My mate Tim has bought a camera. And he’s started asking my advice about photography stuff. The fact that the b*stard’s bought a better camera than mine hasn’t put me off trying to help out, but each time I consider a question, I start coming back to basic skills that I feel every photographer should learn, and these are far from techie or sexy or cutting edge. They usually involve less buttons and lights than anyone with a new all-singing all-dancing digital camera will want to be excited about. But some things don’t really change, you know what I mean?
I’ll give you an example: Learn how to hold your camera steady.
No, really. I mean it! Look – you think you’re holding it steady now, but if there’s a little gust of wind from the right – there look, you’re all over the place. And what if the light drops? What’s the lowest shutter speed you feel comfortable hand holding? Yes, I know it depends on the lens, but let’s say for the sake of argument that it’s a 35mm. 1/50 second? 1/30? (sucks teeth in…) 1/8th?
Yes, yes, I hear you saying (or perhaps it’s just the tinnitus – a combination of 30 years drumming and wyrd practices affect me in diverse and wondrous ways), but that nice glossy camera magazine said that if the shutter speed dropped below the same number as the focal length of the lens then you should reach for your tripod.
Stuff and nonsense, I say. I said – oh, you can’t hear me; you’ve gone off to get your tripod, and don’t suffer from tinnitus. But… oops… you’ve missed the shot. That gorgeous light’s changed and moved on. And anyway, you could be forgiven for not always having your camera about your person, but who the hell carries around a tripod all the time ‘just in case’?
(Don’t bother replying if you do. You’re strange, and I’m not interested in the attachment to your anorak that enables you to do this. You probably carry condoms on you at all times in a secret pocket and have never needed those either)
Let me give you an example. You’re walking on the beach with your lady love, or in my case returning late from the supermarket with a mate, and you see this:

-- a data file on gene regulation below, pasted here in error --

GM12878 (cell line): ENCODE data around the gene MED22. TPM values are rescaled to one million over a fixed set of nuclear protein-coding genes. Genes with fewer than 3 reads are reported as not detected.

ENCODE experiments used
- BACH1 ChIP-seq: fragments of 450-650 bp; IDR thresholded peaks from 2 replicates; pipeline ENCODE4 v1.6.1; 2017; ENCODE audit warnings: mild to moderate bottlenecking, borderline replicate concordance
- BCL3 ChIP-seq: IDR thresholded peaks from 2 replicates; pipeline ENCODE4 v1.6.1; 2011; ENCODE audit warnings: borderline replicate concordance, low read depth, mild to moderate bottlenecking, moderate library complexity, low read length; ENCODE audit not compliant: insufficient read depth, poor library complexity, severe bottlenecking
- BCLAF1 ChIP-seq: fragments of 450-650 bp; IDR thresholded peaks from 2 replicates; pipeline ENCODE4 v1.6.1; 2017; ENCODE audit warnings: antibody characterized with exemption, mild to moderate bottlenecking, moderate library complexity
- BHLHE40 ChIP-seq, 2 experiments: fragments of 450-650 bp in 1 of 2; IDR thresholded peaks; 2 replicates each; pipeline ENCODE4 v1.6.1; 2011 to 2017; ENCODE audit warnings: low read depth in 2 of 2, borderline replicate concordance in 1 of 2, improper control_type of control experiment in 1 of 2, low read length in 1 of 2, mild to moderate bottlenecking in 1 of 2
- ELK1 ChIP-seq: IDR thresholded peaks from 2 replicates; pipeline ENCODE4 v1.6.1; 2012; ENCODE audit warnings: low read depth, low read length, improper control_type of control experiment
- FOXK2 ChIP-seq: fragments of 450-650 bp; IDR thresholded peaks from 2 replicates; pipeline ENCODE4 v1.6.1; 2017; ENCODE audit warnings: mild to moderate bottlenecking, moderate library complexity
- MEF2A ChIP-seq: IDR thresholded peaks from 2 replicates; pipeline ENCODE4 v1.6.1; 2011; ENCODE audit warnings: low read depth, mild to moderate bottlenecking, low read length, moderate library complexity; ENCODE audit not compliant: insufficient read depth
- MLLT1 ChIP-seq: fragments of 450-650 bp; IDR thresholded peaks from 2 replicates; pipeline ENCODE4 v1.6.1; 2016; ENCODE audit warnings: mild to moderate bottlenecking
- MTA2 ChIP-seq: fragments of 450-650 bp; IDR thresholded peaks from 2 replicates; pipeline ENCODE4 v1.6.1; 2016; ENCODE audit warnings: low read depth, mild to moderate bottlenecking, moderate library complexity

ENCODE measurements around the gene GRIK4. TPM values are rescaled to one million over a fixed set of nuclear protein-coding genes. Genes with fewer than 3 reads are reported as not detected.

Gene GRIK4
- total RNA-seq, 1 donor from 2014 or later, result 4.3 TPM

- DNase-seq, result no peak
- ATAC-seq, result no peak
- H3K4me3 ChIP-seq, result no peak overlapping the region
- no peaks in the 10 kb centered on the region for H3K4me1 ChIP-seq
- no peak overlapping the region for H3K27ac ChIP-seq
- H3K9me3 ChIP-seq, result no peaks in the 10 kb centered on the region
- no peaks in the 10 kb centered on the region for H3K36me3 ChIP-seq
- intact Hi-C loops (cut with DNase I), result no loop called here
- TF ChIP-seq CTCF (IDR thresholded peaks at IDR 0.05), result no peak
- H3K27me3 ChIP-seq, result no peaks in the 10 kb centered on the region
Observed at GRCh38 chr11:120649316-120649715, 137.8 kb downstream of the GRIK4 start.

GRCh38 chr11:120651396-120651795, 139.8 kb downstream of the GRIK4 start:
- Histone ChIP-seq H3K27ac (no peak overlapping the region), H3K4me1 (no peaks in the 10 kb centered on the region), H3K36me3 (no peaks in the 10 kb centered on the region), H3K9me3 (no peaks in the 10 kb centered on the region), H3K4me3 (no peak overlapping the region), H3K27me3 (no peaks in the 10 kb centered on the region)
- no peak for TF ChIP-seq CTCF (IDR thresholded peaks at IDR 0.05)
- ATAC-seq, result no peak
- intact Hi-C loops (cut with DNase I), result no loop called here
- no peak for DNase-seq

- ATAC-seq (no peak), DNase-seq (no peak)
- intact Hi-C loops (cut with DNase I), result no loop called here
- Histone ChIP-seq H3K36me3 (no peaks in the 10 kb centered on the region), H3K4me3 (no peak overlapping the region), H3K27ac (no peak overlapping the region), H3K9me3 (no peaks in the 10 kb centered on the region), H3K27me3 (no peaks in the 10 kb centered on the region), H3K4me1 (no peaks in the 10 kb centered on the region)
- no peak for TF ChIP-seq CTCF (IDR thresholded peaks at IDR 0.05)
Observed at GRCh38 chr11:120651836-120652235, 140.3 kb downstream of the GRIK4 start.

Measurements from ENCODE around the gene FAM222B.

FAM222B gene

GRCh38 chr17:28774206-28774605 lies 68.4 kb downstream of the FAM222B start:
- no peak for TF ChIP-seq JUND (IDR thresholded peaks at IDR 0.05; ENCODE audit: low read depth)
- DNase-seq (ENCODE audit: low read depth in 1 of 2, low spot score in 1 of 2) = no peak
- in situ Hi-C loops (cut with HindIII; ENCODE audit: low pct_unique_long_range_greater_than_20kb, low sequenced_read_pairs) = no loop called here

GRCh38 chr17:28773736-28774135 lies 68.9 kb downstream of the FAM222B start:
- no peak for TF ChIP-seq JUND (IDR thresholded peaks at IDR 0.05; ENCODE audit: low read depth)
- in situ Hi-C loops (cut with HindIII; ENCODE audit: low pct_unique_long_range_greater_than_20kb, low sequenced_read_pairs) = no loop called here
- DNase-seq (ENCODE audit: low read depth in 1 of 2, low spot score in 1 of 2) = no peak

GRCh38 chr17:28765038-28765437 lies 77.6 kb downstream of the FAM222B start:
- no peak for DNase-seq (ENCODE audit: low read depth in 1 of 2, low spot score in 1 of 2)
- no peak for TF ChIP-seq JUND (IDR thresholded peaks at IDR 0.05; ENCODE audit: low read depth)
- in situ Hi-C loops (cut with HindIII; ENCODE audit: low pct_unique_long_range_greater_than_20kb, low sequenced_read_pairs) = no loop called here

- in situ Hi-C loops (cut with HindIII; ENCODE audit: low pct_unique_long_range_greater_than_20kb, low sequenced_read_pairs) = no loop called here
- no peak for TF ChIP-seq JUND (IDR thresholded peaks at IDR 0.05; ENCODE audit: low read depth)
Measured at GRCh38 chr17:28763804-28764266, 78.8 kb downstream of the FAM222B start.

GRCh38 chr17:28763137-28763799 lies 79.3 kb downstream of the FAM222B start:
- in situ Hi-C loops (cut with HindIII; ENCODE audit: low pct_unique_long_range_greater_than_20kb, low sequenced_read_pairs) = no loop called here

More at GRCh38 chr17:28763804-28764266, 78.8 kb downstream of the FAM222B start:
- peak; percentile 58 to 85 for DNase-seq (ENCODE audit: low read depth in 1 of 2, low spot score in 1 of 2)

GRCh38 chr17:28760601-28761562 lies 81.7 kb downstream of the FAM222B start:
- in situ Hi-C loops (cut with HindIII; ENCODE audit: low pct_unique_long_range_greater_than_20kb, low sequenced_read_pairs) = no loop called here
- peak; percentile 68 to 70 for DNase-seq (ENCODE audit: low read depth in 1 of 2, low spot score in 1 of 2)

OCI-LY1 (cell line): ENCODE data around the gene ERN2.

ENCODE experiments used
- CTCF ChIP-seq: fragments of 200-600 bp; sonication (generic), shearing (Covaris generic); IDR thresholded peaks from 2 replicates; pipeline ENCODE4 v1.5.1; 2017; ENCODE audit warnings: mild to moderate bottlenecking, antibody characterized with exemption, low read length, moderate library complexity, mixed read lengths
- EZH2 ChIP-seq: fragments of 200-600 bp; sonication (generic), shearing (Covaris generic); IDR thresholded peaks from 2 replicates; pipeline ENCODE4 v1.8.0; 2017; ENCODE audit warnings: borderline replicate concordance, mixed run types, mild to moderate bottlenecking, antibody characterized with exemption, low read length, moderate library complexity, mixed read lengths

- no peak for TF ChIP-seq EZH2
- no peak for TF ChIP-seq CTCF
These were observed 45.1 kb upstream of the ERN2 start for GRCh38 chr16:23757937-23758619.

What’s the first thing that goes through your head? All right, the second, after “wow, look at that!” if it’s “bollocks; I wish I’d got my tripod here”, then shame on you. Personally, I was running across the sand thinking various things all at once: how many seconds/minutes have I got before I lose another f-stop of light? Should I sacrifice the wide angle composition for a portion of it on a much faster standard lens? And if so, can I change it quickly without getting sand on anything? If I fall while I’m running how can I pitch and roll so I keep the camera clear of the sand and salt water?
I decided the composition was key, so I opted to go for wide, giving me an open aperture of f4. Not ideal. And the maximum ISO of the camera I had in my hand at the time was 1600. Hmm. Again, could be better. With my mind switched to its own Auto mode, I found my thumb had flicked the lens to manual focus. Well, here goes.
½ a second. Ok; do-able. I squat, trying to keep my clothes relatively dry, but leaning my elbow on my knee, holding the camera body against my eye firmly and hunching I start the long outward breath and press the button. A couple of shots to make sure I get one completely shake free. Image Stabilisation? Not on this lens, baby. So it’s really down to steady hands.
Now, what if I want to shoot the sea itself – only reflected light from an already dark sky. Ah. Yes. Now we’re down to a couple of seconds. Well, let’s shoot it. I’ve hand held longer.
The light’s dropping by the second now. Just squeeze another couple off. I really want to get a sense of the patterns and movement of the water that I can more sense than see. I can feel it, and breathe it, but can I capture it? I know these last two shots must be running into a curious phenomenon that harks back to the age of film: reciprocity failure.